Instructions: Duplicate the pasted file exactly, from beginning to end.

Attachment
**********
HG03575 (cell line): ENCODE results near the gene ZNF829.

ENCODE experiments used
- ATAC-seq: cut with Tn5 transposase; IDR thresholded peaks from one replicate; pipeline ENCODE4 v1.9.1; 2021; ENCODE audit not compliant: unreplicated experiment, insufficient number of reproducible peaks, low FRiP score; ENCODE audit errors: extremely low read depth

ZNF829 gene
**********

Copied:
HG03575 (cell line): ENCODE results near the gene ZNF829.

ENCODE experiments used
- ATAC-seq: cut with Tn5 transposase; IDR thresholded peaks from one replicate; pipeline ENCODE4 v1.9.1; 2021; ENCODE audit not compliant: unreplicated experiment, insufficient number of reproducible peaks, low FRiP score; ENCODE audit errors: extremely low read depth

ZNF829 gene